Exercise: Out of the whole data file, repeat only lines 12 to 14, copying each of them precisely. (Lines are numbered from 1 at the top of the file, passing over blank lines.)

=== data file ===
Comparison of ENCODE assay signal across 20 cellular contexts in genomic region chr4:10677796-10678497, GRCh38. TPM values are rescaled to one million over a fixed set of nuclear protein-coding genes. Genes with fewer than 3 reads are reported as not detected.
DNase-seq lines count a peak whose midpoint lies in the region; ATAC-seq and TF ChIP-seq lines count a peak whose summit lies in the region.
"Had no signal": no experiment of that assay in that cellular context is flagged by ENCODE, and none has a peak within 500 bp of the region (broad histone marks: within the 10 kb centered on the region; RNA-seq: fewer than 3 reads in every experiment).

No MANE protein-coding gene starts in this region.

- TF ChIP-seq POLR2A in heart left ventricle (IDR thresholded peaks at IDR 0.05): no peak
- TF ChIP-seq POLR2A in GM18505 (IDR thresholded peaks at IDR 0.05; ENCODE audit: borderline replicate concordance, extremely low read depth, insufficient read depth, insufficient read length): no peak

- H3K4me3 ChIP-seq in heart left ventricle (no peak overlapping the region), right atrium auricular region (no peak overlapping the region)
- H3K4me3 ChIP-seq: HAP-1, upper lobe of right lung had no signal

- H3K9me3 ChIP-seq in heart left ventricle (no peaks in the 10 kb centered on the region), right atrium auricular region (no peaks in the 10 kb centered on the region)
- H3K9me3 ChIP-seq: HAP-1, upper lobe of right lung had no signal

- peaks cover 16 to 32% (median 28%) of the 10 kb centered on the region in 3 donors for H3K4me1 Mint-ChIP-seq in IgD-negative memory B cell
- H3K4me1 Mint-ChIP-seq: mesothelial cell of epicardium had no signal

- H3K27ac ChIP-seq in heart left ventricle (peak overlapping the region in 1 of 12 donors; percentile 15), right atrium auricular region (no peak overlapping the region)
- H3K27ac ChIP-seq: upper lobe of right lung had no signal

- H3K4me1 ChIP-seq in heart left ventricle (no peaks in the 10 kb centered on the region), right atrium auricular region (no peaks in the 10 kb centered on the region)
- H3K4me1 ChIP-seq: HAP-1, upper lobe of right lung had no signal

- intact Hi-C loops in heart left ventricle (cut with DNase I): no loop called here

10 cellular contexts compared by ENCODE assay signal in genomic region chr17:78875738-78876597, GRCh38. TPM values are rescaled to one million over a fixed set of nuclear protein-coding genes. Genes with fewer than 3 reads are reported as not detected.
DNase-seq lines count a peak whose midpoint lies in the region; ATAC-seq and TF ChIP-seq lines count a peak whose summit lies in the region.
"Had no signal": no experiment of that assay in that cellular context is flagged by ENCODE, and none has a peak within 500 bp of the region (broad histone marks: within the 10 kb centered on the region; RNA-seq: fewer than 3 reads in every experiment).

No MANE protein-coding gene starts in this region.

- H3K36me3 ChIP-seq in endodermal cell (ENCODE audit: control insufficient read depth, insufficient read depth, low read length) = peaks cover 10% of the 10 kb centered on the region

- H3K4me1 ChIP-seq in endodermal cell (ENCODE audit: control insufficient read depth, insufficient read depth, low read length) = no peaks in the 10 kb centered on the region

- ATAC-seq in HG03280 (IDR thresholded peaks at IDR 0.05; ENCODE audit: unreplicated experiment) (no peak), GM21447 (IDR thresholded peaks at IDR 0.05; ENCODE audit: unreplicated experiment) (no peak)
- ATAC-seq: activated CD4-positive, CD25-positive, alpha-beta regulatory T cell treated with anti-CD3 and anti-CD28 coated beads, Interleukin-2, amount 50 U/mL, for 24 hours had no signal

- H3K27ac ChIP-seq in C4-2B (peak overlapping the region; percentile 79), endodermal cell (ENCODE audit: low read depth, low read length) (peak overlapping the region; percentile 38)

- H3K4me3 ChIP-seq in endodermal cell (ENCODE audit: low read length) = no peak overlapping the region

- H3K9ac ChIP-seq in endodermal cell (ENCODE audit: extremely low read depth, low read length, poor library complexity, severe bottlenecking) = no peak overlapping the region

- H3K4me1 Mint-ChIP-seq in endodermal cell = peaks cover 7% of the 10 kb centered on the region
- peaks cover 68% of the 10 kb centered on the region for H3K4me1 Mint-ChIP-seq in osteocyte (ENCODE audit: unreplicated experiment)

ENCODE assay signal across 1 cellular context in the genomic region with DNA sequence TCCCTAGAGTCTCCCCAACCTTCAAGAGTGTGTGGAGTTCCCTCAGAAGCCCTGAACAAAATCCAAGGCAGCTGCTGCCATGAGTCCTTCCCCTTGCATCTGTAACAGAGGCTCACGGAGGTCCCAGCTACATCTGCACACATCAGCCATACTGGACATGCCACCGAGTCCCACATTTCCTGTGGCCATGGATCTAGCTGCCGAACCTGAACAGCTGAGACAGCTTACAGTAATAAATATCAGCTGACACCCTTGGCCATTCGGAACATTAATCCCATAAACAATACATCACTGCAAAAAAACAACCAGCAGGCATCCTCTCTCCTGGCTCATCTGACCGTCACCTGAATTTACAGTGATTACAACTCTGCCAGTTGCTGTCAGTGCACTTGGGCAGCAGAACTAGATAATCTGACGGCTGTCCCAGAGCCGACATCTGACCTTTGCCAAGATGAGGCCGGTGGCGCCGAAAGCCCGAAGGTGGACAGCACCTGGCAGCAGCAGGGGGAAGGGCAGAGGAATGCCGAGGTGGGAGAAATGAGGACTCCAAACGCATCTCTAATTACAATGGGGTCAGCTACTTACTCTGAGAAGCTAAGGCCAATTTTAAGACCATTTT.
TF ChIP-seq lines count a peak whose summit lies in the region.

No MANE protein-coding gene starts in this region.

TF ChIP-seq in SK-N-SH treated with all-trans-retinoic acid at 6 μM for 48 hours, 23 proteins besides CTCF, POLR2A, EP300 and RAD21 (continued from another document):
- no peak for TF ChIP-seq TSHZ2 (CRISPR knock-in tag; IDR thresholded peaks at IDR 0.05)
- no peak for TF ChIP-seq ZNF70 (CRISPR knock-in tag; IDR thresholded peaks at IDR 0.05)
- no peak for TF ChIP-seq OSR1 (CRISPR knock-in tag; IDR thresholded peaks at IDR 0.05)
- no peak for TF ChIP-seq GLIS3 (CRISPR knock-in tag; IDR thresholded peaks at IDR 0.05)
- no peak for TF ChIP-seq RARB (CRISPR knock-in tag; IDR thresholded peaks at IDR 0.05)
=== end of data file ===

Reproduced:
- H3K4me1 Mint-ChIP-seq: mesothelial cell of epicardium had no signal

- H3K27ac ChIP-seq in heart left ventricle (peak overlapping the region in 1 of 12 donors; percentile 15), right atrium auricular region (no peak overlapping the region)
- H3K27ac ChIP-seq: upper lobe of right lung had no signal